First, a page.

Thunder players spreading basketball to Africa

Thabo Sefolosha, Serge Ibaka, Nick Collison and Cole Aldrich are part of Basketball Without Borders, a series of events in South Africa.
By John Rohde Published: August 30, 2012

photo - Oklahoma City's Nick Collison (4) speaks during a press conference at the Integris Health Thunder Development Center in Oklahoma City,  Saturday, June 23, 2012. Photo by Sarah Phipps, The Oklahoman
Oklahoma City's Nick Collison (4) speaks during a press conference at the Integris Health Thunder Development Center in Oklahoma City, Saturday, June 23, 2012. Photo by Sarah Phipps, The Oklahoman

Collison is fresh off a UNICEF field trip to Kenya and has been documenting his experience with a blog on NBA.com.

“I have an opportunity to travel and see the world and also do a good thing for a lot of kids, so I figure it's a no-brainer … something you don't want to pass up,” Collison said. “People here live entirely differently than a lot of people in our country. From my experience in 2008, it's been really inspirational in how they live, and they can still be happy and do things with their families in difficult living conditions. For me, that's a big part of a why I wanted to come. I wanted to do something positive for other people.”

Ibaka, who on Aug. 18 signed a four-year, $49-million extension with the Thunder, has gained notoriety in Africa with his meteoric rise in the NBA after just three seasons, plus winning a silver medal playing for Spain at the Olympic Games earlier this month.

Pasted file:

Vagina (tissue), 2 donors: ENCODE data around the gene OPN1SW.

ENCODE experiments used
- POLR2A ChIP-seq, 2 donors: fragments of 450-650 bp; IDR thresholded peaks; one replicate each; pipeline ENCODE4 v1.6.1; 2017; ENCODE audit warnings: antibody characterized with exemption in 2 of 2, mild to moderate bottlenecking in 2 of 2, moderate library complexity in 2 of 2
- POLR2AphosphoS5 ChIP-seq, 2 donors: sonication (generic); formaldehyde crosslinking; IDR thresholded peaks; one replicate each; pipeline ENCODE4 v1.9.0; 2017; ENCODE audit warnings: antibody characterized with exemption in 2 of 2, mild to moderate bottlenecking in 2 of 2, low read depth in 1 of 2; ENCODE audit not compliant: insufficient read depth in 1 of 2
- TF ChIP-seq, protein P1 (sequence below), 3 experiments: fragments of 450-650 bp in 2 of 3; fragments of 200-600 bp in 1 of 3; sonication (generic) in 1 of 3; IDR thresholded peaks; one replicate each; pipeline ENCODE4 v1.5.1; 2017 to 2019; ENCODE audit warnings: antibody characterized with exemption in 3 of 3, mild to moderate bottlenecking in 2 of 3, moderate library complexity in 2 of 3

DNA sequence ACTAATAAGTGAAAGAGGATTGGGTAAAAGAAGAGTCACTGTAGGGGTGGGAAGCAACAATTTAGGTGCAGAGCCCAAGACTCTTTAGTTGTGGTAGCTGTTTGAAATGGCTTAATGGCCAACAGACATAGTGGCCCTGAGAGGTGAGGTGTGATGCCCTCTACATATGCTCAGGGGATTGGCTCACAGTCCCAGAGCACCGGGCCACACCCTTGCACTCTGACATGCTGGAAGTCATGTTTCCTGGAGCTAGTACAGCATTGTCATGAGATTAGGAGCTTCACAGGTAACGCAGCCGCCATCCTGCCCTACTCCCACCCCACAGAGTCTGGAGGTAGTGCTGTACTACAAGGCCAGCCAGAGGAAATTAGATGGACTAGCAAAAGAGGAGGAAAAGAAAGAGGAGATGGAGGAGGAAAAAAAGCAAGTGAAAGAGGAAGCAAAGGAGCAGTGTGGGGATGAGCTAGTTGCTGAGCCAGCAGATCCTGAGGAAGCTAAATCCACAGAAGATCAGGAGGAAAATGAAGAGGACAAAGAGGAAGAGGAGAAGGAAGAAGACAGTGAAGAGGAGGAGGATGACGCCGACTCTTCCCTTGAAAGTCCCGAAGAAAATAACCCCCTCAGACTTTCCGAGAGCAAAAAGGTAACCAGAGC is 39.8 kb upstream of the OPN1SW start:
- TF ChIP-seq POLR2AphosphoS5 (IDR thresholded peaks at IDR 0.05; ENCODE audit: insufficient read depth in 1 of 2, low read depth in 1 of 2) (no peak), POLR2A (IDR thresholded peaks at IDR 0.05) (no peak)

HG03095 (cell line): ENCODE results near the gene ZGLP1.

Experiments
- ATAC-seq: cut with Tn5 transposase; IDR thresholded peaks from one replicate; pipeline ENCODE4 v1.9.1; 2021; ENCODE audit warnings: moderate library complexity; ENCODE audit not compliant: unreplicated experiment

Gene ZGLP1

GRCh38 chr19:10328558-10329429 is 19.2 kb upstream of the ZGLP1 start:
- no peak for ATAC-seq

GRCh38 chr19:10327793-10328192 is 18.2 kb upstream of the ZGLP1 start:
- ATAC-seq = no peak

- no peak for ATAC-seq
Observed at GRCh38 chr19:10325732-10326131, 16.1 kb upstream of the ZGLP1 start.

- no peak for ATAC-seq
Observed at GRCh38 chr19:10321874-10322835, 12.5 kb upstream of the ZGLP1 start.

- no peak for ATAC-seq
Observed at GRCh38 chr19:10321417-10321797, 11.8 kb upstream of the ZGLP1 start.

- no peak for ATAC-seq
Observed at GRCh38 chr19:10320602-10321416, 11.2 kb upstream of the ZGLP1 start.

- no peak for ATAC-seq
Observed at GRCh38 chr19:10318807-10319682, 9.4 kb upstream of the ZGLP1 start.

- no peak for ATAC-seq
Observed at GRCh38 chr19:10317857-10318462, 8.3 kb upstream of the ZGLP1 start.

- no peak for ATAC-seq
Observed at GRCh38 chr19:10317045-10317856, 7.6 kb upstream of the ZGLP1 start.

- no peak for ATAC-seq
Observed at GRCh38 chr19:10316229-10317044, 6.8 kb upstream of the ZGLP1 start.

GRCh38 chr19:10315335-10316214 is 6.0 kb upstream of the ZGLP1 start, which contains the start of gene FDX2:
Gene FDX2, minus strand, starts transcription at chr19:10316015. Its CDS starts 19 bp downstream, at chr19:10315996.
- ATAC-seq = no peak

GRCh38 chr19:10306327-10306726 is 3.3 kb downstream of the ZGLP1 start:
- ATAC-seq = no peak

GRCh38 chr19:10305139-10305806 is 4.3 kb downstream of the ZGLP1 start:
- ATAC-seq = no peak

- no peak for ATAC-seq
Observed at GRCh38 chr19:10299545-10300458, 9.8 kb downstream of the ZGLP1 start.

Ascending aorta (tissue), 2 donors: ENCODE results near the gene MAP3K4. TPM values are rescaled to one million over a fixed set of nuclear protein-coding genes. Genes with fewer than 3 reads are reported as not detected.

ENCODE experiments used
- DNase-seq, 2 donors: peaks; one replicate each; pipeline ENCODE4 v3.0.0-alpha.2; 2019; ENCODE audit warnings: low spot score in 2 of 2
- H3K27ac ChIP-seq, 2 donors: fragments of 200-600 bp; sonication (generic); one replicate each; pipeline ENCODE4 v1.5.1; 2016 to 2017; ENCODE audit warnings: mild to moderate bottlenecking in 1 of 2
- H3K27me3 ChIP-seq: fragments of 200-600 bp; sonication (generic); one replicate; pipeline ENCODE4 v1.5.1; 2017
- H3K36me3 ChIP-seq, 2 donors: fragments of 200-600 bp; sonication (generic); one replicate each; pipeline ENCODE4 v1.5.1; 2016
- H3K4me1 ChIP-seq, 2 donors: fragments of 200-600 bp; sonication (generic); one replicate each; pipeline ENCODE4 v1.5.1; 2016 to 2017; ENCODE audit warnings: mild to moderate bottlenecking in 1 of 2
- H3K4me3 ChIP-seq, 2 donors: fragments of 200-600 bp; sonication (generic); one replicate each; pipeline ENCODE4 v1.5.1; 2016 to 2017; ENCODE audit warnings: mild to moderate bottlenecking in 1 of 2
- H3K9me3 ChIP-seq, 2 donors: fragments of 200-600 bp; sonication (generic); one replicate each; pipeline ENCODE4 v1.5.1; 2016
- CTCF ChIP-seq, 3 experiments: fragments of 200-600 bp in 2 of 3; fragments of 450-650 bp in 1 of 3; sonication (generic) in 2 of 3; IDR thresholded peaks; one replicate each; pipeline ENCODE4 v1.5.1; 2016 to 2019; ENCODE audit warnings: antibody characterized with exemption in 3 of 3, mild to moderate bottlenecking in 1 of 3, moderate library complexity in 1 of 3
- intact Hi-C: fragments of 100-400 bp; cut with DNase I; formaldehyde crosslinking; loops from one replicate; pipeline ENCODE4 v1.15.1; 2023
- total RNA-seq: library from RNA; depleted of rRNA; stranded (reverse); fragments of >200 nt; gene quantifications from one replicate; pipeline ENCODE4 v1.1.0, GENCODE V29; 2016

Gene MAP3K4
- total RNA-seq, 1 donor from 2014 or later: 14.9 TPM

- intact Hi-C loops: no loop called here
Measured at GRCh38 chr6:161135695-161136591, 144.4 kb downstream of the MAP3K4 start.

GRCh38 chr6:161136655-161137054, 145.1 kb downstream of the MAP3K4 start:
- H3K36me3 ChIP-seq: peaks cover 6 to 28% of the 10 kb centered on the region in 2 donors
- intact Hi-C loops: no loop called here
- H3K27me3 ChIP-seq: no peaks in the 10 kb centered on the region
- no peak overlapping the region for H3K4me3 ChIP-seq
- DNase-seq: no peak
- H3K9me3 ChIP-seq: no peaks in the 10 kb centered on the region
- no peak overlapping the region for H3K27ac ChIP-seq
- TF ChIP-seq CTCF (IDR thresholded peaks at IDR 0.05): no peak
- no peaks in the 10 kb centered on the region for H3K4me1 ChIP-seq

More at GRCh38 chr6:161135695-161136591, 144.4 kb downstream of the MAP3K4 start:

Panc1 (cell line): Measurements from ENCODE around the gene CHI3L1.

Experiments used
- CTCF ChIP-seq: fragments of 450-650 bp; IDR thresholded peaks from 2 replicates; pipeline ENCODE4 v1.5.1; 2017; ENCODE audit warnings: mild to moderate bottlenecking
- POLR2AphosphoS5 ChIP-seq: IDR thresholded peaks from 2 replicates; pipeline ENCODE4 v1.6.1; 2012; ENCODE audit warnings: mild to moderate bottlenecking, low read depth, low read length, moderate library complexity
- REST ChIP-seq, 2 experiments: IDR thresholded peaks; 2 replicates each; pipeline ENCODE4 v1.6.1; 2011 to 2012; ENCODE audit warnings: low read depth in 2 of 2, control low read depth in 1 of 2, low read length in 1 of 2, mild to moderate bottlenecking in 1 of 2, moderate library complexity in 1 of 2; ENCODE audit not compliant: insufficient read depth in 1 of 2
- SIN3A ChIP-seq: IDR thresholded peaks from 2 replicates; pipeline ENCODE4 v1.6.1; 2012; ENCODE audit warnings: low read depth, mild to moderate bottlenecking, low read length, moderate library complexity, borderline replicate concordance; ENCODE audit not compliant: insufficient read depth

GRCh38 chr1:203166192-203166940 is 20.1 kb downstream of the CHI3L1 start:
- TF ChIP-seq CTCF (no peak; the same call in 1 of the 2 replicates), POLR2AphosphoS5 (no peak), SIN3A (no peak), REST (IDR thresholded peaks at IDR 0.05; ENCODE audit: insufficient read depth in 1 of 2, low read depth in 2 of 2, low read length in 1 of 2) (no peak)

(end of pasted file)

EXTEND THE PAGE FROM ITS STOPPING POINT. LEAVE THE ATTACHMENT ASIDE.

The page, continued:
Ibaka said he hopes his success translates to the people in Johannesburg and in his native Congo.

“They know who I am now,” Ibaka said. “For me to come back, it shows them that anything is possible.”

Sefolosha said BWB is about more than just basketball.

“It's to give them hope,” Sefolosha said. “It's about everything that comes along with life.”

Collison said he often reflects on his 2008 trip, which is why he chose to return.

“Where I grew up and what I always learned about people from this part of the world, you always hear all this vague information about people struggling, (how) people are having a hard time and children are dying of preventable diseases and things like that,” Collison said. “You always hear about that, but it's always vague information from very far away and you try to relate to it. To be able to come by and see it firsthand, I think that's what's most powerful for me. It makes it real. For me, to be able to see someone eye-to-eye and some of these conditions, it's an incredible experience.”